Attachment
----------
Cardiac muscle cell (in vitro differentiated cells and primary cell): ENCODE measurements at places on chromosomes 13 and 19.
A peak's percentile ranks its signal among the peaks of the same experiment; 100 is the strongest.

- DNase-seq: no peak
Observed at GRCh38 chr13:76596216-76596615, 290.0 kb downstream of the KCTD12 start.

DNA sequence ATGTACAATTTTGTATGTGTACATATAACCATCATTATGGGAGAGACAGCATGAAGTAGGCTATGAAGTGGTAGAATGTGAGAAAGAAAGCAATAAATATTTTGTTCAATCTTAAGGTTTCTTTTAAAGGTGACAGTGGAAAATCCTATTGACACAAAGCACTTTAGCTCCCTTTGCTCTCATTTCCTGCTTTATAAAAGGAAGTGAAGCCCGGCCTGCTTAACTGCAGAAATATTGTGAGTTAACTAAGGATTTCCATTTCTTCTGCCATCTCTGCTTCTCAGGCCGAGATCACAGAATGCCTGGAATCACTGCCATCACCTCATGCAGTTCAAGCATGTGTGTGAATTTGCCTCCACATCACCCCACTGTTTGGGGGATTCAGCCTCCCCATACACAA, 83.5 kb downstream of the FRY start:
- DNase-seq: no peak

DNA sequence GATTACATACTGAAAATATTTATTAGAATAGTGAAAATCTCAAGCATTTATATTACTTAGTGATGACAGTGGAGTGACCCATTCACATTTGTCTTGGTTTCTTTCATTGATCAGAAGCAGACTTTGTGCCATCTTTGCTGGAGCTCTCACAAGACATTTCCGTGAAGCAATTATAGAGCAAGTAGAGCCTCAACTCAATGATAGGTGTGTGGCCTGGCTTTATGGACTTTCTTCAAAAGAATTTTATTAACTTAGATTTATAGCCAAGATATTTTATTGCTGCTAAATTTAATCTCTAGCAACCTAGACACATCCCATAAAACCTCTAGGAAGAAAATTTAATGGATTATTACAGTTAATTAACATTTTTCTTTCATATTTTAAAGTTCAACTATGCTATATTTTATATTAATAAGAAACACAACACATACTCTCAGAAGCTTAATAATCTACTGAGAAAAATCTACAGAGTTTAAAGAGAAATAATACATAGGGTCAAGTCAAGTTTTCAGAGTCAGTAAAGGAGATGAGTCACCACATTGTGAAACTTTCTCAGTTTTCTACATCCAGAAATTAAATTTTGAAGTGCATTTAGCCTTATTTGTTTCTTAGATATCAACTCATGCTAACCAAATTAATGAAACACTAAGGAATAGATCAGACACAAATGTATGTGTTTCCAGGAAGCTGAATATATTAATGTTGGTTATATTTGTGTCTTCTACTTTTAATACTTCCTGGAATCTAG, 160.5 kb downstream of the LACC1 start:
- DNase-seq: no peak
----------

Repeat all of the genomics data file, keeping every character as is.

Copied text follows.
Cardiac muscle cell (in vitro differentiated cells and primary cell): ENCODE measurements at places on chromosomes 13 and 19.
A peak's percentile ranks its signal among the peaks of the same experiment; 100 is the strongest.

- DNase-seq: no peak
Observed at GRCh38 chr13:76596216-76596615, 290.0 kb downstream of the KCTD12 start.

DNA sequence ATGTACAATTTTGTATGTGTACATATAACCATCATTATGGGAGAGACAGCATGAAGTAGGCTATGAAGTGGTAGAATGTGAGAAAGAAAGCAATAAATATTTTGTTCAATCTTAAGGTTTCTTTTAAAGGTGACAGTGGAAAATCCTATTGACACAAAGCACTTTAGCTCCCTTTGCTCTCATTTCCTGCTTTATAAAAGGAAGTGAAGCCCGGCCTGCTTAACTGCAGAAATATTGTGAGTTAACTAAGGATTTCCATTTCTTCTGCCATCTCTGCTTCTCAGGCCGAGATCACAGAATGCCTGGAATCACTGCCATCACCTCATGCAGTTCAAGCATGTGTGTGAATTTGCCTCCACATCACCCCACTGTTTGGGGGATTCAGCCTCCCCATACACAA, 83.5 kb downstream of the FRY start:
- DNase-seq: no peak

DNA sequence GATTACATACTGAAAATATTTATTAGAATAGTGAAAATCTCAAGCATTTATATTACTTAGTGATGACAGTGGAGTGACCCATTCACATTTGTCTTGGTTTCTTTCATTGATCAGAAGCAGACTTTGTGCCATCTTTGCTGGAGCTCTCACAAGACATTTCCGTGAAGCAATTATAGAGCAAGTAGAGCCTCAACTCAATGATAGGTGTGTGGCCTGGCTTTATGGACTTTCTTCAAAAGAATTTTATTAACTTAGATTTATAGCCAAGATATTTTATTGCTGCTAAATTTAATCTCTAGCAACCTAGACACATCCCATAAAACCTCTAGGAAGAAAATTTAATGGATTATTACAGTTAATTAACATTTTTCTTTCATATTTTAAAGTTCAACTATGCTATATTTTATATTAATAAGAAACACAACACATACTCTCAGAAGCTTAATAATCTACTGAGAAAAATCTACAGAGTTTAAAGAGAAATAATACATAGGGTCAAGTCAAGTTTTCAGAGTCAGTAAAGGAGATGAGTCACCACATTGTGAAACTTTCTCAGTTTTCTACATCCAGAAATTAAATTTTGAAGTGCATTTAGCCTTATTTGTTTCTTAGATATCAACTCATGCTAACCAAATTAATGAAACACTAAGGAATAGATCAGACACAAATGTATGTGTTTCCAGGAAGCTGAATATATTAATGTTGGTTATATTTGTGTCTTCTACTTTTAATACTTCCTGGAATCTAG, 160.5 kb downstream of the LACC1 start:
- DNase-seq: no peak